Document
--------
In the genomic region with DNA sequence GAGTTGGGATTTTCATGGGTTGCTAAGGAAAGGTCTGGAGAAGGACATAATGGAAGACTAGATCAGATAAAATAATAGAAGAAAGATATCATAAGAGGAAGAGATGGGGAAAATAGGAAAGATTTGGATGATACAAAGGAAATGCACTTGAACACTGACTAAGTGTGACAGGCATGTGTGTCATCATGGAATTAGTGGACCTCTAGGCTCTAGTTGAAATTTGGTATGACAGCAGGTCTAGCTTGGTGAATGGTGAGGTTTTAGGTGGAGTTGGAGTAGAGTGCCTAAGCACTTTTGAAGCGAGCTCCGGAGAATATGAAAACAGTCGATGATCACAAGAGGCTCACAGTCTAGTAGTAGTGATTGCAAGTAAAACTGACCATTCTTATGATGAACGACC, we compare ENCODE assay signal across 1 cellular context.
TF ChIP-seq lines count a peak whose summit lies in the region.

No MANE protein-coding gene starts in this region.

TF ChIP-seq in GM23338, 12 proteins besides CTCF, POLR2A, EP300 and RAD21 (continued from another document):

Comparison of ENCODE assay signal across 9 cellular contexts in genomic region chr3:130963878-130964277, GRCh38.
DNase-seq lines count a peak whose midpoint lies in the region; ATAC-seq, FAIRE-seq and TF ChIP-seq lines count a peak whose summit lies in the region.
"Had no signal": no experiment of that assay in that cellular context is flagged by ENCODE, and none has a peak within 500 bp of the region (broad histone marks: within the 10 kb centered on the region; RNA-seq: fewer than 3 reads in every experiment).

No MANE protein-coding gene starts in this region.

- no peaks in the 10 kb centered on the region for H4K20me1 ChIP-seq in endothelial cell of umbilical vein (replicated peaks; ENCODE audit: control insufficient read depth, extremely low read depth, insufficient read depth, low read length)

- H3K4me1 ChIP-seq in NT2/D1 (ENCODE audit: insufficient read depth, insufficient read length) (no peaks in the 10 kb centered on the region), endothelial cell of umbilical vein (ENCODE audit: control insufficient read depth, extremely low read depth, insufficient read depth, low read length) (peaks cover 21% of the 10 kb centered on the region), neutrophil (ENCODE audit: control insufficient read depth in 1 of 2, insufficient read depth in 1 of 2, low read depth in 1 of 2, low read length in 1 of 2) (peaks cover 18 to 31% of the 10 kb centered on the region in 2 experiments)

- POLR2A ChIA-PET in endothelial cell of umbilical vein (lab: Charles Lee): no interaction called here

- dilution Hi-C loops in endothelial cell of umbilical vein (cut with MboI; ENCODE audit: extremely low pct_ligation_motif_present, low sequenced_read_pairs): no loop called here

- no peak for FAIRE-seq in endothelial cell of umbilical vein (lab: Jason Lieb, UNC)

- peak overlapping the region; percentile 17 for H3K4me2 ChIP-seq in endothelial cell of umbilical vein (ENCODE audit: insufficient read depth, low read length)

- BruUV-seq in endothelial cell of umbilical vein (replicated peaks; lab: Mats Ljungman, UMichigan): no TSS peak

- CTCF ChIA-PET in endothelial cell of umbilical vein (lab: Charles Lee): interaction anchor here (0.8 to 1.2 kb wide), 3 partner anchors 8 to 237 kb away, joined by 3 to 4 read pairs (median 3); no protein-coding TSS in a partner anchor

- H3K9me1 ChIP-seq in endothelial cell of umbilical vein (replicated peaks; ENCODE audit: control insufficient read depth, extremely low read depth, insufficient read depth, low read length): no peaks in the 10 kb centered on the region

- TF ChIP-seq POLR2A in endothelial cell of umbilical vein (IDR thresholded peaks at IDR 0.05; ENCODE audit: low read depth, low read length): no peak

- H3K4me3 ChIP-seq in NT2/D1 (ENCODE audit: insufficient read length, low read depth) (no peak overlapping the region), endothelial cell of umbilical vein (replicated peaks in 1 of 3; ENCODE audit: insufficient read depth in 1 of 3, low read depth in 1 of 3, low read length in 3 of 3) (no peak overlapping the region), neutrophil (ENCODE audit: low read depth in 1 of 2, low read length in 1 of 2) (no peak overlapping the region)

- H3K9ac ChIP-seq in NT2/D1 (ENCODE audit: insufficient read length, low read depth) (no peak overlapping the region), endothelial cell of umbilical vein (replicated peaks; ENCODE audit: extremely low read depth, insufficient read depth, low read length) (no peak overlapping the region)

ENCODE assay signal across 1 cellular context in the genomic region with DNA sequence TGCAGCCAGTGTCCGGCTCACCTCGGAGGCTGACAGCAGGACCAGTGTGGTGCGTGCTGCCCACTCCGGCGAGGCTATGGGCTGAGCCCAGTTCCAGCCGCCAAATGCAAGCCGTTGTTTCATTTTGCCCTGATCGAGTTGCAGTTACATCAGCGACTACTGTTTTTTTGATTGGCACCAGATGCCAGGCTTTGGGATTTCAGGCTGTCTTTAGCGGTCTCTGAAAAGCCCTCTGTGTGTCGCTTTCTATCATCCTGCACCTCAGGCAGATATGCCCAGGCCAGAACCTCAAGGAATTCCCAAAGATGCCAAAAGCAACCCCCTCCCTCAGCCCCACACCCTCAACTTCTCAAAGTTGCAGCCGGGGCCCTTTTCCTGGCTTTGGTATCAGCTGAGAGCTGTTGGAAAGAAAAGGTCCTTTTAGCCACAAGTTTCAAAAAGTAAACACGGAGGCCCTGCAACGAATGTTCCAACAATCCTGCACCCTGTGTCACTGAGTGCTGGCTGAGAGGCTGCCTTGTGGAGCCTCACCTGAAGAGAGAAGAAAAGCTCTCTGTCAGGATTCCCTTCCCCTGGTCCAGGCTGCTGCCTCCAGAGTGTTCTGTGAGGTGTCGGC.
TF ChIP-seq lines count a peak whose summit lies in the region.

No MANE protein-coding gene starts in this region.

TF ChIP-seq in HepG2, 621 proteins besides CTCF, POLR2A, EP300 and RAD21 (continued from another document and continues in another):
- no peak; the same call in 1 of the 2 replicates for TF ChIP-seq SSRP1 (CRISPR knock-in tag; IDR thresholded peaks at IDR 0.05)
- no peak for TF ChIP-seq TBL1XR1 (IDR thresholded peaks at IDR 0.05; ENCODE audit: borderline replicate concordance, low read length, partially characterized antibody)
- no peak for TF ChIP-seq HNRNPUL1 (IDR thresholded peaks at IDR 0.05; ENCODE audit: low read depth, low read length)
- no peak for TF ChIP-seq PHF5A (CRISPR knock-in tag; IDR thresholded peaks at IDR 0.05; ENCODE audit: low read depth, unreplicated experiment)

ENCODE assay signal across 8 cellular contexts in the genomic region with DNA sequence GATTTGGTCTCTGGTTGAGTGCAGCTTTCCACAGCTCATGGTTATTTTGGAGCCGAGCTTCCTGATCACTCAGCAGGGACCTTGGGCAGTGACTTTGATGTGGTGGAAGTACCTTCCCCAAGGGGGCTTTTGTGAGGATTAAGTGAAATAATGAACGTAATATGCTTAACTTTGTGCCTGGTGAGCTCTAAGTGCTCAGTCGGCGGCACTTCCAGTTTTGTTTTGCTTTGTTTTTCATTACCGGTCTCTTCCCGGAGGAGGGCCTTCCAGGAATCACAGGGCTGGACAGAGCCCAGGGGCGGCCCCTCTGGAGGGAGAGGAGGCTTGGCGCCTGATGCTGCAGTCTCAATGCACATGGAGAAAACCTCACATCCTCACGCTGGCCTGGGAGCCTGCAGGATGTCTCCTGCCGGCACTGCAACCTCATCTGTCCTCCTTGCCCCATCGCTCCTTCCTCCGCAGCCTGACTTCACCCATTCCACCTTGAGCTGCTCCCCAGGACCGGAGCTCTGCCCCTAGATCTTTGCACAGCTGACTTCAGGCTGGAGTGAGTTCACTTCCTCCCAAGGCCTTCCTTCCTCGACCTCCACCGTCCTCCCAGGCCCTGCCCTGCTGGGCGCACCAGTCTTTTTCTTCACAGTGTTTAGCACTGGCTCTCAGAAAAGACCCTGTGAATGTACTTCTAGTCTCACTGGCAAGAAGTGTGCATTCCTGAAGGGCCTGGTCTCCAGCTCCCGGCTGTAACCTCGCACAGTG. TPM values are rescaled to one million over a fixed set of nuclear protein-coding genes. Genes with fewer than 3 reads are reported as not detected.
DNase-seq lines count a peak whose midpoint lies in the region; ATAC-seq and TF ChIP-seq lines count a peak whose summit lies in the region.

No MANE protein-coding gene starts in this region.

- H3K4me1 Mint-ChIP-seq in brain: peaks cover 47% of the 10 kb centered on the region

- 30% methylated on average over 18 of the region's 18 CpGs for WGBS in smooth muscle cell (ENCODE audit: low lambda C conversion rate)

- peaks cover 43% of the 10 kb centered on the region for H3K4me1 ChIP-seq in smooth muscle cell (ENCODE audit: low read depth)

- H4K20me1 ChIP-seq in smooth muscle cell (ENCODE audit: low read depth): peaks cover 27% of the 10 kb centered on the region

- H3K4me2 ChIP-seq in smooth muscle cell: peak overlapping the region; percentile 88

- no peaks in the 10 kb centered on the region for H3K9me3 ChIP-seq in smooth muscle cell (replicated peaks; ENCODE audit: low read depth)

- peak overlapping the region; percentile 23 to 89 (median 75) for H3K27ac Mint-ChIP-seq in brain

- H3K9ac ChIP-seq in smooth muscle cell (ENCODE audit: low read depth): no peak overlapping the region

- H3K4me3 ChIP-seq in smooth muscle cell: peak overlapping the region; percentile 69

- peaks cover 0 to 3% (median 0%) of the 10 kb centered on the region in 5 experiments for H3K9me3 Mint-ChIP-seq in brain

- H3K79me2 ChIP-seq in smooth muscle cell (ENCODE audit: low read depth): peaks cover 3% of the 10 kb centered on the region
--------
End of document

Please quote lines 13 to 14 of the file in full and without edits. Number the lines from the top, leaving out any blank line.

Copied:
- no peak for FAIRE-seq in endothelial cell of umbilical vein (lab: Jason Lieb, UNC)

- peak overlapping the region; percentile 17 for H3K4me2 ChIP-seq in endothelial cell of umbilical vein (ENCODE audit: insufficient read depth, low read length)